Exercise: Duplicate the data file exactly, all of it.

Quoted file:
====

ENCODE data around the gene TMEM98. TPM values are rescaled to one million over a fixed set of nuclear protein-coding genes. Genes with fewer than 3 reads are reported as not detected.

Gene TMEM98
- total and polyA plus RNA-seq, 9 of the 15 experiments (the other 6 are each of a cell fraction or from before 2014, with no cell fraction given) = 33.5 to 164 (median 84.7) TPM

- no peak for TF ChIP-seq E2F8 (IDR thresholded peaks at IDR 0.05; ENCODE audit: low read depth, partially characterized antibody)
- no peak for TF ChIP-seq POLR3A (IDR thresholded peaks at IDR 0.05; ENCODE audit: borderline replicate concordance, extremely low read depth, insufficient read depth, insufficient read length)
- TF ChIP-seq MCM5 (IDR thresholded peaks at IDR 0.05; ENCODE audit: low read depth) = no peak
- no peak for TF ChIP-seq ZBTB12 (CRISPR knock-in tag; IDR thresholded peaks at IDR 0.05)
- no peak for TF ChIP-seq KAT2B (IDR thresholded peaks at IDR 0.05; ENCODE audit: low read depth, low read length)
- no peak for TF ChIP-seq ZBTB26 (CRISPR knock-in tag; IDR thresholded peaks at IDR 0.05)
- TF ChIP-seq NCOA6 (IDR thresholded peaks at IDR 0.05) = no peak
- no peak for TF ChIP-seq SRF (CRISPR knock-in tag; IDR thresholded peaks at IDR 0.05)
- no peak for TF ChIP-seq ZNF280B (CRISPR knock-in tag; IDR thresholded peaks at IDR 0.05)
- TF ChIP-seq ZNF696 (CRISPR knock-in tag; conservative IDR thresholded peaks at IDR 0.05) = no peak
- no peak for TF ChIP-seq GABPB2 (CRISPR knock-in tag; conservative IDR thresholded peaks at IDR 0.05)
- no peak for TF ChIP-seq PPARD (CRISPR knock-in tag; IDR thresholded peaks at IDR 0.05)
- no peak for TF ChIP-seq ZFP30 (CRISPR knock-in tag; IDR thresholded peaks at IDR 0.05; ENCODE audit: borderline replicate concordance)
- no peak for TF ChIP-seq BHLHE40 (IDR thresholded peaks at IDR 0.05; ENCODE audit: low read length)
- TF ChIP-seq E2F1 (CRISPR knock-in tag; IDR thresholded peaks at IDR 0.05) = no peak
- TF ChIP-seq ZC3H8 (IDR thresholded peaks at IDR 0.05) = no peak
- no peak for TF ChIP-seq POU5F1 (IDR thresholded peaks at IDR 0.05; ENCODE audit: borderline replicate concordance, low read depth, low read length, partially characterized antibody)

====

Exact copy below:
ENCODE data around the gene TMEM98. TPM values are rescaled to one million over a fixed set of nuclear protein-coding genes. Genes with fewer than 3 reads are reported as not detected.

Gene TMEM98
- total and polyA plus RNA-seq, 9 of the 15 experiments (the other 6 are each of a cell fraction or from before 2014, with no cell fraction given) = 33.5 to 164 (median 84.7) TPM

- no peak for TF ChIP-seq E2F8 (IDR thresholded peaks at IDR 0.05; ENCODE audit: low read depth, partially characterized antibody)
- no peak for TF ChIP-seq POLR3A (IDR thresholded peaks at IDR 0.05; ENCODE audit: borderline replicate concordance, extremely low read depth, insufficient read depth, insufficient read length)
- TF ChIP-seq MCM5 (IDR thresholded peaks at IDR 0.05; ENCODE audit: low read depth) = no peak
- no peak for TF ChIP-seq ZBTB12 (CRISPR knock-in tag; IDR thresholded peaks at IDR 0.05)
- no peak for TF ChIP-seq KAT2B (IDR thresholded peaks at IDR 0.05; ENCODE audit: low read depth, low read length)
- no peak for TF ChIP-seq ZBTB26 (CRISPR knock-in tag; IDR thresholded peaks at IDR 0.05)
- TF ChIP-seq NCOA6 (IDR thresholded peaks at IDR 0.05) = no peak
- no peak for TF ChIP-seq SRF (CRISPR knock-in tag; IDR thresholded peaks at IDR 0.05)
- no peak for TF ChIP-seq ZNF280B (CRISPR knock-in tag; IDR thresholded peaks at IDR 0.05)
- TF ChIP-seq ZNF696 (CRISPR knock-in tag; conservative IDR thresholded peaks at IDR 0.05) = no peak
- no peak for TF ChIP-seq GABPB2 (CRISPR knock-in tag; conservative IDR thresholded peaks at IDR 0.05)
- no peak for TF ChIP-seq PPARD (CRISPR knock-in tag; IDR thresholded peaks at IDR 0.05)
- no peak for TF ChIP-seq ZFP30 (CRISPR knock-in tag; IDR thresholded peaks at IDR 0.05; ENCODE audit: borderline replicate concordance)
- no peak for TF ChIP-seq BHLHE40 (IDR thresholded peaks at IDR 0.05; ENCODE audit: low read length)
- TF ChIP-seq E2F1 (CRISPR knock-in tag; IDR thresholded peaks at IDR 0.05) = no peak
- TF ChIP-seq ZC3H8 (IDR thresholded peaks at IDR 0.05) = no peak
- no peak for TF ChIP-seq POU5F1 (IDR thresholded peaks at IDR 0.05; ENCODE audit: borderline replicate concordance, low read depth, low read length, partially characterized antibody)